International transfers of mitigation to achieve the goals of the Paris Agreement
By Suzi Kerr (Motu Economic and Public Policy Research) and Mike Toman (World Bank)
More than a year has passed since the signing of the Paris Agreement under the United Nations Framework Convention on Climate Change, in which developed, emerging and developing countries across the world have pledged to limit or reduce their greenhouse gas emissions (GHGs) as a start toward limiting dangerous climate change. Under the Agreement, countries can work together to reduce emissions. Mike Toman, a Lead Economist in the World Bank’s Development Research Group, and Motu’s Suzi Kerr have come up with three basic guidelines for financing of emissions reductions in less economically advanced countries: 1. Do not conflate “international carbon markets” with “internationally transferred mitigation outcomes.” 2. Be cautious about the apparent gains from linking emissions trading markets. 3. Create contracts between developed and developing country governments for internationally transferred mitigation obligations. The individually tailored pledges of each country called Nationally Determined Contributions (NDCs) can include (under Article 6) provisions for countries to work together to reduce emissions. The options include financial support for developing countries to meet and then exceed their own pledges. The latter would occur under the general heading of “internationally transferred mitigation outcomes,” where a developed country can lower the cost of meeting its own NDC by supporting less-costly emissions reductions in another country.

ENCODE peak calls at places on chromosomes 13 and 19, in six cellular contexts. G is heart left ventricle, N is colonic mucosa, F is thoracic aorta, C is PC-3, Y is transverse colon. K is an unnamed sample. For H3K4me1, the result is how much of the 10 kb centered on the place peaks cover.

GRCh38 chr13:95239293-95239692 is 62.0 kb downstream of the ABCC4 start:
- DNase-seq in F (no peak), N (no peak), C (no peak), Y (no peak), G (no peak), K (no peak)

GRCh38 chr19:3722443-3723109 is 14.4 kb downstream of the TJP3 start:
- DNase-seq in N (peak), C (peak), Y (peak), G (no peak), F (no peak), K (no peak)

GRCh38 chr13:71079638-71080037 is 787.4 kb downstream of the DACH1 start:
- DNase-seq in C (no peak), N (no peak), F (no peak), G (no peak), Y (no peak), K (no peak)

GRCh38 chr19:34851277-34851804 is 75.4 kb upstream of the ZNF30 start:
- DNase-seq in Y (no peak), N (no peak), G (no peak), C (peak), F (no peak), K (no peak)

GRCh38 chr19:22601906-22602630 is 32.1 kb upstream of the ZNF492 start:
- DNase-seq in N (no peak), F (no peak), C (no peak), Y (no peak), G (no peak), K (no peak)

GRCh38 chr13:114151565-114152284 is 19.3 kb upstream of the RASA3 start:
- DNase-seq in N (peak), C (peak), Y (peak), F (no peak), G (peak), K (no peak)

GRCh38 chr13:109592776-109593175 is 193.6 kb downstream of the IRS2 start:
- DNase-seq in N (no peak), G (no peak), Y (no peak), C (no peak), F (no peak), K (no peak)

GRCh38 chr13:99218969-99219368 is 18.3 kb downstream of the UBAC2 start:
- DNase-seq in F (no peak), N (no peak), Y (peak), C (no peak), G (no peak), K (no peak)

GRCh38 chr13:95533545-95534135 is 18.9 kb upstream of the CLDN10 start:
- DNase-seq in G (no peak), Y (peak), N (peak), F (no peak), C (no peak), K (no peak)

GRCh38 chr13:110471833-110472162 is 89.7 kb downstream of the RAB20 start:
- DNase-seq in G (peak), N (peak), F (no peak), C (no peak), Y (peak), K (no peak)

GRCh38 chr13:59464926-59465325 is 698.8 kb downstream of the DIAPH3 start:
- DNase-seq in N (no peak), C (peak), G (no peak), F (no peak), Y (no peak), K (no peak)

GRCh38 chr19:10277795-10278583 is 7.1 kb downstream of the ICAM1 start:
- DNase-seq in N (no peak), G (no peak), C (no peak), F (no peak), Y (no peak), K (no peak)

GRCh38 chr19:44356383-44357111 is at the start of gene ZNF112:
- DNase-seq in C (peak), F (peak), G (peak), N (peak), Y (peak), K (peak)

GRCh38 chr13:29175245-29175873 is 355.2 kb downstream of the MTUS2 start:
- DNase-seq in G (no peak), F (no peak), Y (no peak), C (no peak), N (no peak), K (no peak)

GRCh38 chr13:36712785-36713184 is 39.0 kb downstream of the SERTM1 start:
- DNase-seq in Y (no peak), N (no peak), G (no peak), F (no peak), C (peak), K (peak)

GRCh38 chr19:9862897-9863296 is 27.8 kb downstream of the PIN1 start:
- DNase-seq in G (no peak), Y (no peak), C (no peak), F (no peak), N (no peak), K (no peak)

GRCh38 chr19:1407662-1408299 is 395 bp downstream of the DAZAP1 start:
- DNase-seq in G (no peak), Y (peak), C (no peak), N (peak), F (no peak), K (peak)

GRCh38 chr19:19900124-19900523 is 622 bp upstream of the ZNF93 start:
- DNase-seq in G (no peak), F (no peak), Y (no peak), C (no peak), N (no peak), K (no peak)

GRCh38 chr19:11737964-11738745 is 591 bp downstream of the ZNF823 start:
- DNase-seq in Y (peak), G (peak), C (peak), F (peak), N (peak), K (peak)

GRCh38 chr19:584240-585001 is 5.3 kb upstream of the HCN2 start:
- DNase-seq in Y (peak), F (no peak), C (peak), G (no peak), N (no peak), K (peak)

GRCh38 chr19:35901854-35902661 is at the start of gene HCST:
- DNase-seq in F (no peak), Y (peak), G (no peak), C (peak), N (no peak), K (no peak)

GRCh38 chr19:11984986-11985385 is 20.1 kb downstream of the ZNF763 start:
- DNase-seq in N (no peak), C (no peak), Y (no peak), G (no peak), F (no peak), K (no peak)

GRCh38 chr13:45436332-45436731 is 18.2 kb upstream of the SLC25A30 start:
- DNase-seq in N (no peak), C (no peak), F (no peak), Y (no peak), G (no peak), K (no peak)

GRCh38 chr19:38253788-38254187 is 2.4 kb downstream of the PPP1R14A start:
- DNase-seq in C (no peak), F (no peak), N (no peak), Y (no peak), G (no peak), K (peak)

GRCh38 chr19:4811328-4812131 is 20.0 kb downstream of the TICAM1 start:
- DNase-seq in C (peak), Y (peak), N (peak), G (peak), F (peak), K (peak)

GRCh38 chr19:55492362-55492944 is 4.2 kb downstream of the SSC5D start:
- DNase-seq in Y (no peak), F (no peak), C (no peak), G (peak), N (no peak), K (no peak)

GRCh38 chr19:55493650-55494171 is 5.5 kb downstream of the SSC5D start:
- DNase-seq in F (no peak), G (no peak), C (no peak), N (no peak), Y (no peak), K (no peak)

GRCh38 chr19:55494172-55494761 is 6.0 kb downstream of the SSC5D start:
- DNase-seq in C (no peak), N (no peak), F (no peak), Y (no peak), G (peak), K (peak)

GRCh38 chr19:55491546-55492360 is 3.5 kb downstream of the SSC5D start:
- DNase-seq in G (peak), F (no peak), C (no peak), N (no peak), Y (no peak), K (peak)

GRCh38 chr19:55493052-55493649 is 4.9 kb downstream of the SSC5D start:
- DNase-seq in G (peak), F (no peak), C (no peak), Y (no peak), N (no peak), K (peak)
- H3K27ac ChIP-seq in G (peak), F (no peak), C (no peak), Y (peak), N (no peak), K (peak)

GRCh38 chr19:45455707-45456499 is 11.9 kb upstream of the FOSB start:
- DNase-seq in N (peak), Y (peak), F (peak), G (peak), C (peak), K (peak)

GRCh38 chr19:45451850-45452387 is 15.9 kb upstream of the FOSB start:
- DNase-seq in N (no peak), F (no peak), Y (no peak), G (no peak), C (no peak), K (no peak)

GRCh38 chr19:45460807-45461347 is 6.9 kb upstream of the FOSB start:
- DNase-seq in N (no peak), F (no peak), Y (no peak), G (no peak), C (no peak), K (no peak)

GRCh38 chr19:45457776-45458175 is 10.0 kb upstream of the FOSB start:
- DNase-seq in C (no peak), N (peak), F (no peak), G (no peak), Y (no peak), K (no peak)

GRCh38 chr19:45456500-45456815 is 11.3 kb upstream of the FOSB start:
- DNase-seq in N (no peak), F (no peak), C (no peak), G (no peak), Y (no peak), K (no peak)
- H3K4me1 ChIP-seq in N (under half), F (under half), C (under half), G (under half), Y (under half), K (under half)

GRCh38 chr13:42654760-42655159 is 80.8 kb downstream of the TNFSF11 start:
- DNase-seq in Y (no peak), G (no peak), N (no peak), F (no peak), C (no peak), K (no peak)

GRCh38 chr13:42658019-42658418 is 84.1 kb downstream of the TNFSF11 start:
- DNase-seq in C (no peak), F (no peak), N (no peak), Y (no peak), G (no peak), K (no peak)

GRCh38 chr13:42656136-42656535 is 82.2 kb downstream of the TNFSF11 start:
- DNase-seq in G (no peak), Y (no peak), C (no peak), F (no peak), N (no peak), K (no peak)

Some countries, and other jurisdictions such as states, have set caps on total greenhouse gas emissions and decided to implement achievement of their caps through “carbon markets,” or “emissions trading.” Under this regulatory approach, regulated companies must monitor emissions and acquire, through purchase or free allocation, ‘allowances’ for the emissions for which they are responsible. The total number of allowances is equal to the cap. This allows the cap to be achieved more cost-effectively. Some jurisdictions with caps and domestic emission trading markets have also linked their markets by allowing allowances to be traded across jurisdictional boundaries. “International carbon markets” are seen as a way to make global emissions reductions more cost-effective. International cooperation in both the specification of goals (NDCs) and implementation of policy measures (e.g. emissions trading) can contribute to the effort to limit dangerous climate change. However, confusion has arisen in international discussions about options for cooperation during implementation. To help clear up this confusion, we offer three basic guidelines: